#1 – Change Your Answers:

If you are changing your answer because you can’t make up your mind, don’t do it. If after reflecting on the original answer you decide to change it, go ahead.

A study by Ludy T. Benjamin, et. al., 1984 shows that about 57% to 96% of students change their answers with the following results:

Changing from a wrong answer to a right one – 57.8%

Changing from a right answer to a wrong one – 20.2%

Changing from a wrong answer to a wrong answer – 22.8%

Celebrate Your Pass

Celebrating A Pass And Next Steps

All your hard work, persistence, and sacrifice by your family has borne rich fruits. First thank your spouse / kids / girlfriend (if you happen to have all three, WOW). Passing the CISSP® is a team effort especially if you are married or in a relationship.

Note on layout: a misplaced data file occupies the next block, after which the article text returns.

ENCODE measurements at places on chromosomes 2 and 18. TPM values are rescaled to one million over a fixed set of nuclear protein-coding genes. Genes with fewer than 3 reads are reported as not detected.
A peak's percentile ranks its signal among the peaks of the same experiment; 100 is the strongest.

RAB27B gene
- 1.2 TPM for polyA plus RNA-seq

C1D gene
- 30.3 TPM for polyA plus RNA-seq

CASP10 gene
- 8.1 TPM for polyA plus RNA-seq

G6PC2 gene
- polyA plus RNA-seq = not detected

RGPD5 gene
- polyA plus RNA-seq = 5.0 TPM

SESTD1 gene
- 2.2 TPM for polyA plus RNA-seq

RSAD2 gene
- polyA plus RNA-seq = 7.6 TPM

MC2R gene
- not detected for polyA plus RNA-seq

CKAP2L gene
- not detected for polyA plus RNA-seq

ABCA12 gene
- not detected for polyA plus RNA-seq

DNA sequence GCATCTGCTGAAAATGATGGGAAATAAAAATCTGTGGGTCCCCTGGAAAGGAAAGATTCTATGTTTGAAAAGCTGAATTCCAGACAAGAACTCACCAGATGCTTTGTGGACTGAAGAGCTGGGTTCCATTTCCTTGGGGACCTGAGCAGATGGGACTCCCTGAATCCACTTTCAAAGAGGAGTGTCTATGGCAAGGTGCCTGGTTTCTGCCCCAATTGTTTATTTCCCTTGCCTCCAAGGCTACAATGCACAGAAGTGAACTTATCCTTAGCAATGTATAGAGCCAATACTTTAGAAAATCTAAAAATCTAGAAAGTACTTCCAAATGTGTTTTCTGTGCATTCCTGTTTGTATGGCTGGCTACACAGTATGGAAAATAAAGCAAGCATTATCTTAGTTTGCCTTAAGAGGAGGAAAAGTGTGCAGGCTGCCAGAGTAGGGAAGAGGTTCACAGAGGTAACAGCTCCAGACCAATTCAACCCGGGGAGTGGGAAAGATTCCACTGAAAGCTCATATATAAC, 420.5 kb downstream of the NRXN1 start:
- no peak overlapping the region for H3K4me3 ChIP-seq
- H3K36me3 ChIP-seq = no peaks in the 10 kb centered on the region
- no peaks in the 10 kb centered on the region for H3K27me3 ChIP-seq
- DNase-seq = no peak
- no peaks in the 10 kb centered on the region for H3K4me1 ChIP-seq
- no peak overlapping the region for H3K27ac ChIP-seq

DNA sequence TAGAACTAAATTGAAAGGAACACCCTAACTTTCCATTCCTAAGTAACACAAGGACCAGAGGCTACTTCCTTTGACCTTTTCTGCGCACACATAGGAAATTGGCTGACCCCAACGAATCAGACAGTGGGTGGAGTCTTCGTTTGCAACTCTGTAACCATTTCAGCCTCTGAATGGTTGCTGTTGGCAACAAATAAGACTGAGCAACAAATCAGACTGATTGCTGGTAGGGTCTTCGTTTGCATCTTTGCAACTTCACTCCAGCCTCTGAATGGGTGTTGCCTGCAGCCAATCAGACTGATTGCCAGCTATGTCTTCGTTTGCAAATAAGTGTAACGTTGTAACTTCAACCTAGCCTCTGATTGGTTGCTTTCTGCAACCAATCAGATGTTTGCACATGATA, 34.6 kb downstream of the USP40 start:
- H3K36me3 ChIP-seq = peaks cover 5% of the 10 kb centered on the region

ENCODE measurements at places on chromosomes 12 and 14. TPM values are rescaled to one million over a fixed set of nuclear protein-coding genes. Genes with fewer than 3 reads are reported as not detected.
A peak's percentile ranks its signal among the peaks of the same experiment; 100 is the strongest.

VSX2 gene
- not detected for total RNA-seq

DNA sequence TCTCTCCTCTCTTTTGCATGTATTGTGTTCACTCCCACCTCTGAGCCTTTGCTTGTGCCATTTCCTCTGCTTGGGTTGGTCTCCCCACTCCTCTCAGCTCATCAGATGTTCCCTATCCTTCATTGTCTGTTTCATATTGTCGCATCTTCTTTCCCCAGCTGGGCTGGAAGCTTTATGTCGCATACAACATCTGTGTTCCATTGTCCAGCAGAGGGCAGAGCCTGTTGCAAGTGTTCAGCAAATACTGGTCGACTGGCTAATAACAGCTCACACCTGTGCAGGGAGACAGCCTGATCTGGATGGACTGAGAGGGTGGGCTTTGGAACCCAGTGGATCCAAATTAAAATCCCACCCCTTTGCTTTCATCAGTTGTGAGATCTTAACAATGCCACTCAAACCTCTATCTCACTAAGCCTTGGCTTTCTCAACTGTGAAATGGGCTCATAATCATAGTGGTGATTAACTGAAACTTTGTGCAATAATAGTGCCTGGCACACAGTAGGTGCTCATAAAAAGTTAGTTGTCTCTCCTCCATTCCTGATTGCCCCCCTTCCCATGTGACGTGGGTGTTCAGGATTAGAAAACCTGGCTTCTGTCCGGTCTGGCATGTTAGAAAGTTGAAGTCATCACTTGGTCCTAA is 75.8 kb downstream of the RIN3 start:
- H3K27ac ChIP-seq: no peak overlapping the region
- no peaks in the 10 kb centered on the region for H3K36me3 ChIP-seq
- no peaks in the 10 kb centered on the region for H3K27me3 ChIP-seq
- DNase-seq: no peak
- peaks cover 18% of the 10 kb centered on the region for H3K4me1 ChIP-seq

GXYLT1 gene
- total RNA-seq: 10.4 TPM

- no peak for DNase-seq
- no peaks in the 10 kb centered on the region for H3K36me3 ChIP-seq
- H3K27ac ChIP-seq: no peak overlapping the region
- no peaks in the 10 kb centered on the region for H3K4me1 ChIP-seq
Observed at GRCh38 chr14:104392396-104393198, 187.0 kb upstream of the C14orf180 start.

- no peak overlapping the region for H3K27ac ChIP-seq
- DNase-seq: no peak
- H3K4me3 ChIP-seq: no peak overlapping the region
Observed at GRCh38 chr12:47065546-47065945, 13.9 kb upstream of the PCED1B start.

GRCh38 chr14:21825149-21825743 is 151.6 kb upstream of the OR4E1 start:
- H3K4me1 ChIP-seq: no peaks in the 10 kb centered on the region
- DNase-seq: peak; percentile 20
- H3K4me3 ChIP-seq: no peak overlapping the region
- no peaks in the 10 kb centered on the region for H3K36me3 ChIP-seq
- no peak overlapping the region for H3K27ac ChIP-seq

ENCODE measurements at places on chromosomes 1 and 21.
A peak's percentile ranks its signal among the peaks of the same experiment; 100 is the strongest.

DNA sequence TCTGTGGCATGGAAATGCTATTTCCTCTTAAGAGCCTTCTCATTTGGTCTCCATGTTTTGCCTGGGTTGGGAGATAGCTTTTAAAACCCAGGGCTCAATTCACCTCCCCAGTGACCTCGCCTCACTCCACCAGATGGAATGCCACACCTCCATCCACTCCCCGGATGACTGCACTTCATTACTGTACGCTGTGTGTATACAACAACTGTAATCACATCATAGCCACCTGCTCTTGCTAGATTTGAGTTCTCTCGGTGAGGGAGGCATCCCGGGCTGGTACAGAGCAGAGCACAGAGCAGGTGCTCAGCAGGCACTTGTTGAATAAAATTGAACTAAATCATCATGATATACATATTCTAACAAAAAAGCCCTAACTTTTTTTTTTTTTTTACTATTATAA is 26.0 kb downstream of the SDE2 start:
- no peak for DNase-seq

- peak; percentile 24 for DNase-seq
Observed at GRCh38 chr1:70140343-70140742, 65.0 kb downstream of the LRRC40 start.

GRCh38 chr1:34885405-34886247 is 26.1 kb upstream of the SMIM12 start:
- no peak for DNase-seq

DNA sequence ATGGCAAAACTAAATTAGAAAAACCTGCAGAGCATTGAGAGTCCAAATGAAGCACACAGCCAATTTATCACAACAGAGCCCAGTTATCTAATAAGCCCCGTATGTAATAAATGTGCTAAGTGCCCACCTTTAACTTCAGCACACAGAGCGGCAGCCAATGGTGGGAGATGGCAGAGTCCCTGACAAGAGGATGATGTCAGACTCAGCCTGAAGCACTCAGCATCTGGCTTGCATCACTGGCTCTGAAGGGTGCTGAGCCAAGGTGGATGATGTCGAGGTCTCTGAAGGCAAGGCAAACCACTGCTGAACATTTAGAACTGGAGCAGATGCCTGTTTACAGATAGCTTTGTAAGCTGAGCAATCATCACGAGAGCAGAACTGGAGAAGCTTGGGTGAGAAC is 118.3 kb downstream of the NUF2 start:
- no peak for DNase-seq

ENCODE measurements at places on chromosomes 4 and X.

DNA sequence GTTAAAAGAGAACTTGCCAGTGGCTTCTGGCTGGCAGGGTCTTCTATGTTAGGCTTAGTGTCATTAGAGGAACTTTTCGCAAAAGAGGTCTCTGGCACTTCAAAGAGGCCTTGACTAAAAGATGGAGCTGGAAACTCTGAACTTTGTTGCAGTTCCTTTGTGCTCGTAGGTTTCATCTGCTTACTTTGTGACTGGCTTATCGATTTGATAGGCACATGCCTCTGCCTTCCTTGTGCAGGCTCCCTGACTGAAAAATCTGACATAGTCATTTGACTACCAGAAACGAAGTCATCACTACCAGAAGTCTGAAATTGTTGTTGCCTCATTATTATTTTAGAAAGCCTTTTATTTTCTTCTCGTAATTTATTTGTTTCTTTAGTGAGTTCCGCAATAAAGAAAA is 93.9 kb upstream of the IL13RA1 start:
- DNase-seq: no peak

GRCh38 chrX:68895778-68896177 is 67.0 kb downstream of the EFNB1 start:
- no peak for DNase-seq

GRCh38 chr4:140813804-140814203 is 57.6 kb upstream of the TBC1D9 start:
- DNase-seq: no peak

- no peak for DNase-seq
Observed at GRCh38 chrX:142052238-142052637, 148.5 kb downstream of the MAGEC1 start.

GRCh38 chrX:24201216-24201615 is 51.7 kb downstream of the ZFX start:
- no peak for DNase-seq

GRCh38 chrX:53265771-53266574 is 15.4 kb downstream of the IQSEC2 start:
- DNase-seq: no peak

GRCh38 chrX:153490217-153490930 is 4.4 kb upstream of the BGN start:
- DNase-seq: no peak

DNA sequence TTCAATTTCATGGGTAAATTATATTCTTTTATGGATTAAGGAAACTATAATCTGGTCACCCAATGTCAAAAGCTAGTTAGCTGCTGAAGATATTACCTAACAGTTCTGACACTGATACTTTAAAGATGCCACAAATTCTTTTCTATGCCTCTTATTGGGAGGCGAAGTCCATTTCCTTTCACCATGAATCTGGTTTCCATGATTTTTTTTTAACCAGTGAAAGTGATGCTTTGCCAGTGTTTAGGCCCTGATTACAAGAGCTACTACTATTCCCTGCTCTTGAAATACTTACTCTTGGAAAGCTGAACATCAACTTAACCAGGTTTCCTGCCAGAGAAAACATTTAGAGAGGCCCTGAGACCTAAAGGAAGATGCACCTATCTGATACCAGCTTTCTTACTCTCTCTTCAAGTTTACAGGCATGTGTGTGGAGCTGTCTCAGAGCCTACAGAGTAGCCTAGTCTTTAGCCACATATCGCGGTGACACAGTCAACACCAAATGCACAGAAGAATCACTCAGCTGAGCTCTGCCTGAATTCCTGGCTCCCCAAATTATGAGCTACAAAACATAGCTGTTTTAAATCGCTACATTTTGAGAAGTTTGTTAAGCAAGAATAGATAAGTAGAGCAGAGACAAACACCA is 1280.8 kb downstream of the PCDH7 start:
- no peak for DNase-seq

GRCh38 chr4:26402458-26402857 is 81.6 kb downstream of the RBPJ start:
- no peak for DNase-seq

Can I update my resume and call myself a CISSP®?

Not until you receive your certificate from (ISC)2.

First thing send an email to your CISSP® endorser and let her/him know that you have passed the CISSP® exam and that you will send the endorsement package shortly.

What is the process for CISSP® endorsement process?

As soon as you working towards the CISSP® exam, do the following:

Update your resume so that you clearly reflect your security experience. You need at least five years security experience in any two of the eight domains.

If you have a four-year college degree or regional equivalent or an advanced degree in information security from the U.S. National Center of Academic Excellence in Information Assurance Education (CAE/IAE).

Or you have any of the below certificates, you will need four years of experience: